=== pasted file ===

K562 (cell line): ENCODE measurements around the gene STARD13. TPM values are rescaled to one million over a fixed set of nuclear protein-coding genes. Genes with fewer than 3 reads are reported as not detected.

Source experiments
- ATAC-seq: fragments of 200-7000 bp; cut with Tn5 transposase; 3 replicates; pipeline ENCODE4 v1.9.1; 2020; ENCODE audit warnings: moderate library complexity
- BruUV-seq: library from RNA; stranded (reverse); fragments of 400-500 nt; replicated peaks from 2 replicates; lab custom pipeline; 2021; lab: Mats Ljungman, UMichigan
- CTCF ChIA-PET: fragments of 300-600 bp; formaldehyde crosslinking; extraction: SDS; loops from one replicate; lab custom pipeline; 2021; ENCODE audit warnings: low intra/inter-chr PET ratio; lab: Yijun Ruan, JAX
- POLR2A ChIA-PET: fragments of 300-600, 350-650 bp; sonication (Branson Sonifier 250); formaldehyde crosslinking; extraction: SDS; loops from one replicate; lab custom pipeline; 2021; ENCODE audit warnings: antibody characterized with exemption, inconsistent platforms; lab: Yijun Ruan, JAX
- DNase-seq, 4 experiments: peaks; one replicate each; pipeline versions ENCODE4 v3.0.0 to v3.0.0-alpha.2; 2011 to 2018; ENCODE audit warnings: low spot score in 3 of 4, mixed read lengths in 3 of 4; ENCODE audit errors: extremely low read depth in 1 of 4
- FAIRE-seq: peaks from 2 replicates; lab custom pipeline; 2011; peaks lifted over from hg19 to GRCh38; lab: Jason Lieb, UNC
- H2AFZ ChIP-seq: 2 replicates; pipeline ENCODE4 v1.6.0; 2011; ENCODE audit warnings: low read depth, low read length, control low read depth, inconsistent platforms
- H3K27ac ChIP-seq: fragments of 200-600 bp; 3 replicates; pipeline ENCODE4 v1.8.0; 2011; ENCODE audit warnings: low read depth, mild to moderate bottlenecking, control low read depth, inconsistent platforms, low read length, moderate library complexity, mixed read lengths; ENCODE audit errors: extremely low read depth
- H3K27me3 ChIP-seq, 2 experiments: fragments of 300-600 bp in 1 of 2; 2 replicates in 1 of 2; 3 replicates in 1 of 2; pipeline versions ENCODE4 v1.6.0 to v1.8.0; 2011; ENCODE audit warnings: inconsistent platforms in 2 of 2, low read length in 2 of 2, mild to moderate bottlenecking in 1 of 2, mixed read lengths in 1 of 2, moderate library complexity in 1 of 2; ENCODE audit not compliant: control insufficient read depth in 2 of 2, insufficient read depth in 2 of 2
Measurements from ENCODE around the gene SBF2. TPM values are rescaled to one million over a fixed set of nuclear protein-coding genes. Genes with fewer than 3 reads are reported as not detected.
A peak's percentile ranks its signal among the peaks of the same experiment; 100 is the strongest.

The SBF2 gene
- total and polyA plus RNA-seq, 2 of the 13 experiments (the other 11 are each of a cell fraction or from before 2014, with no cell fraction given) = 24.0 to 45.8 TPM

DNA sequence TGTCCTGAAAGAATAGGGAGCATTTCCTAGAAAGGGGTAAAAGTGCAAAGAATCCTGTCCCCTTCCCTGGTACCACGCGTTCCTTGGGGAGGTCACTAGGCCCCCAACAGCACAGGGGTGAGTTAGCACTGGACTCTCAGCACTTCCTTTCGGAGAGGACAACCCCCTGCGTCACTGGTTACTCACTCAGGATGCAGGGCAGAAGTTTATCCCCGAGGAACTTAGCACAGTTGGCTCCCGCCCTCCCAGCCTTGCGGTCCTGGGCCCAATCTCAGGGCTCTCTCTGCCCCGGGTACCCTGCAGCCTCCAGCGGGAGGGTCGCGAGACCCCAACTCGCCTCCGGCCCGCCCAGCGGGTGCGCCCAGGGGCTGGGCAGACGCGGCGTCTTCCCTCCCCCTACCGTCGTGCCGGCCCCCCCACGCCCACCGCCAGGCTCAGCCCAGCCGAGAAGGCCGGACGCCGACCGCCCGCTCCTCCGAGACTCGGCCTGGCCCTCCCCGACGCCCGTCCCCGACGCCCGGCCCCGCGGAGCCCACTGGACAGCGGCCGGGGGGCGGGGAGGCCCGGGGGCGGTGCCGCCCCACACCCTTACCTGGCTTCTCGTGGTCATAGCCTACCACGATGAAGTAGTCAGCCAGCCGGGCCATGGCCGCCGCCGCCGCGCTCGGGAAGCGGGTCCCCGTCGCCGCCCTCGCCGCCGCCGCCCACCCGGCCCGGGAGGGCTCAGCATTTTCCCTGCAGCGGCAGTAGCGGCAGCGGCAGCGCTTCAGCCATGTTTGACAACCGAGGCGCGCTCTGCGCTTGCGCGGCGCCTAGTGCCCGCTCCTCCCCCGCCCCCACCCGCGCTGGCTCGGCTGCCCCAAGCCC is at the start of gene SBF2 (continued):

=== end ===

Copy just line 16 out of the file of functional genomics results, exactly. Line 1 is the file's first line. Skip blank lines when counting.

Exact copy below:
DNA sequence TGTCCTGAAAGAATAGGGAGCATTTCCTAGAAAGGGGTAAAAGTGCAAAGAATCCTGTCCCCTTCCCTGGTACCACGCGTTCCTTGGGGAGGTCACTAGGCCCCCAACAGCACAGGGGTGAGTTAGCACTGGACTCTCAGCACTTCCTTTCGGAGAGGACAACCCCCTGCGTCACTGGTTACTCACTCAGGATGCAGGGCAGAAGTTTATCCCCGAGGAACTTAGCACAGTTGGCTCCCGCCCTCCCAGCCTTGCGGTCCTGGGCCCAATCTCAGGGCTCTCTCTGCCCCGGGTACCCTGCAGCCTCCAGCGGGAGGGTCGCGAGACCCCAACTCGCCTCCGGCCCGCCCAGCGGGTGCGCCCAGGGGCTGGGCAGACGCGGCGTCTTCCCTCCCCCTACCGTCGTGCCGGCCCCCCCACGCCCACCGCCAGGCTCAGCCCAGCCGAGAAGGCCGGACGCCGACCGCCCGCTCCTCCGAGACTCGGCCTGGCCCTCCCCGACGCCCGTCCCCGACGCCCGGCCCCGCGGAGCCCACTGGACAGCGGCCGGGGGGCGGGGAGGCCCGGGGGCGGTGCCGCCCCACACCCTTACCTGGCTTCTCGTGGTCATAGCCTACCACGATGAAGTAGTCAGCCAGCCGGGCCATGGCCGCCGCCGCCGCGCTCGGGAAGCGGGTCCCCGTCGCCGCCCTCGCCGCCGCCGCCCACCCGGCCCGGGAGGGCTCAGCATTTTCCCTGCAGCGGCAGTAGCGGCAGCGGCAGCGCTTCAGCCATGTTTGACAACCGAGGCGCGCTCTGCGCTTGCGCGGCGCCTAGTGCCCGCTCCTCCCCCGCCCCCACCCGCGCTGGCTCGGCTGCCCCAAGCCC is at the start of gene SBF2 (continued):